Perhaps in response to developments in contemporary French painting, from about 1820 Turner produced a number of pictures dealing with the theme of artistic biography. Around the same time he started to term himself a ‘Historical Landscape’ painter, suggesting the widening range of reference and ambition that he brought to his work.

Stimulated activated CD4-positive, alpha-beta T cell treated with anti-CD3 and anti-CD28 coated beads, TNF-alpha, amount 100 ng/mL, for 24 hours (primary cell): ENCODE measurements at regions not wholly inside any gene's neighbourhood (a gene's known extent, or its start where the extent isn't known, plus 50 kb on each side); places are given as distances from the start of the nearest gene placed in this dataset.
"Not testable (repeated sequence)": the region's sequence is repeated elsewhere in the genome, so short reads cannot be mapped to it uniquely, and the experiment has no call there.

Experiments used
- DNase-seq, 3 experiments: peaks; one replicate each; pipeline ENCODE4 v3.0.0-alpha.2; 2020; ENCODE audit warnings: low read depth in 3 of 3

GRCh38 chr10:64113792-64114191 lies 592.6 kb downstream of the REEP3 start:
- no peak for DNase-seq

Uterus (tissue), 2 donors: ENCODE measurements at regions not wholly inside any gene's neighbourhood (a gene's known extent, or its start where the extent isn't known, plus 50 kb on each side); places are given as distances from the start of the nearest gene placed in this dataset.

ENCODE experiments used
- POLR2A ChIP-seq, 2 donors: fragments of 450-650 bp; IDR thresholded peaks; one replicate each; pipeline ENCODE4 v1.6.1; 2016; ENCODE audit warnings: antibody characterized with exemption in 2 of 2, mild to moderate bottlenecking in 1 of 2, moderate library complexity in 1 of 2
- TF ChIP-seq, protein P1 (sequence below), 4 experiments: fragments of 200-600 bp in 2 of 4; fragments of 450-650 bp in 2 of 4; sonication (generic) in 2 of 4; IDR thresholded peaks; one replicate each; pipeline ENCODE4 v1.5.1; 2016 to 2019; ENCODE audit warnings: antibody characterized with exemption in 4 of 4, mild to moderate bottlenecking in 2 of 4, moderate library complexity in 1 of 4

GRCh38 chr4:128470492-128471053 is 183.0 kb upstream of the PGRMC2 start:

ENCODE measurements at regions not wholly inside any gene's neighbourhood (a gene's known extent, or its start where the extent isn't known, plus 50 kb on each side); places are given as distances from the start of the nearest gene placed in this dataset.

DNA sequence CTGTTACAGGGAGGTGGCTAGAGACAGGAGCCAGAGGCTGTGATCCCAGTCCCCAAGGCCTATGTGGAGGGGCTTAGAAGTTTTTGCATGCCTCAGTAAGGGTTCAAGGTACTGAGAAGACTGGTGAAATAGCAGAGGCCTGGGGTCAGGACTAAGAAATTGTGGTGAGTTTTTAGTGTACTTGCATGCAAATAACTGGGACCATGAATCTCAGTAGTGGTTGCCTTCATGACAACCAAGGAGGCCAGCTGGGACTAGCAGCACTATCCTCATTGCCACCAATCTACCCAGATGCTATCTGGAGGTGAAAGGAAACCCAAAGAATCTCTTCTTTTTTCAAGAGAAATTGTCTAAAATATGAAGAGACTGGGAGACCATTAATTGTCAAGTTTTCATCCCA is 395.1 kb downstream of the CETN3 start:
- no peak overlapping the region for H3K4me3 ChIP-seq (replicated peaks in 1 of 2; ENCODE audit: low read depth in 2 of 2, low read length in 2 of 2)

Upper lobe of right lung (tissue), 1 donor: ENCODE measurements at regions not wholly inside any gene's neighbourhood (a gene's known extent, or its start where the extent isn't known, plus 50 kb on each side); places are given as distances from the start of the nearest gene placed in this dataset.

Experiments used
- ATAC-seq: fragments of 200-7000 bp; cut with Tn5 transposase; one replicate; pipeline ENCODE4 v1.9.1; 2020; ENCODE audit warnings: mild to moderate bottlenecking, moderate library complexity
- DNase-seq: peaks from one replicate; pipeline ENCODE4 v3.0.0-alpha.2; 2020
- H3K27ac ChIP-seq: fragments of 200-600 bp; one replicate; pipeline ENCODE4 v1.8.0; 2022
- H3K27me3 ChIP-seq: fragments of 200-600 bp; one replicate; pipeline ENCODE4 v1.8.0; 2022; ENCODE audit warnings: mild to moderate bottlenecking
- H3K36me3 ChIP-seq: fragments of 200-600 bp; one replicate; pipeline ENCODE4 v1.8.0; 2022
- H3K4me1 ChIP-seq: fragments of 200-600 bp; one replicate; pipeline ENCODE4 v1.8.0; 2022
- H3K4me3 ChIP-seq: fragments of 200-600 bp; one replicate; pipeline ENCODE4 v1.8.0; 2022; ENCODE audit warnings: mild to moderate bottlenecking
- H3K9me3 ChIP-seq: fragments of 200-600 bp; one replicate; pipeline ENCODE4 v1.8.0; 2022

Turner’s first completed painting in this genre was the impressively large Rome, from the Vatican, showing the Renaissance artist Raphael displaying his masterpieces. Turner went on to create pictures that represented the Venetian artist Canaletto at work, the Flemish-born artist Watteau in his studio, the Dutch marine artist Van Goyen at sea, Rembrandt’s daughter, and a posthumous tribute to Bellini. His Port Ruysdael brought that master of Dutch painting to mind by the invention of a place named after him, as well as through an evocative pictorial style. Underlying these pictures is Turner’s growing sense of his own mortality, a questioning of whether he had achieved enough to merit a place alongside the predecessors he most admired. By focusing on celebrated and successful artists from the past, such pictures also implied criticism of the relatively neglected state of the arts in modern Britain.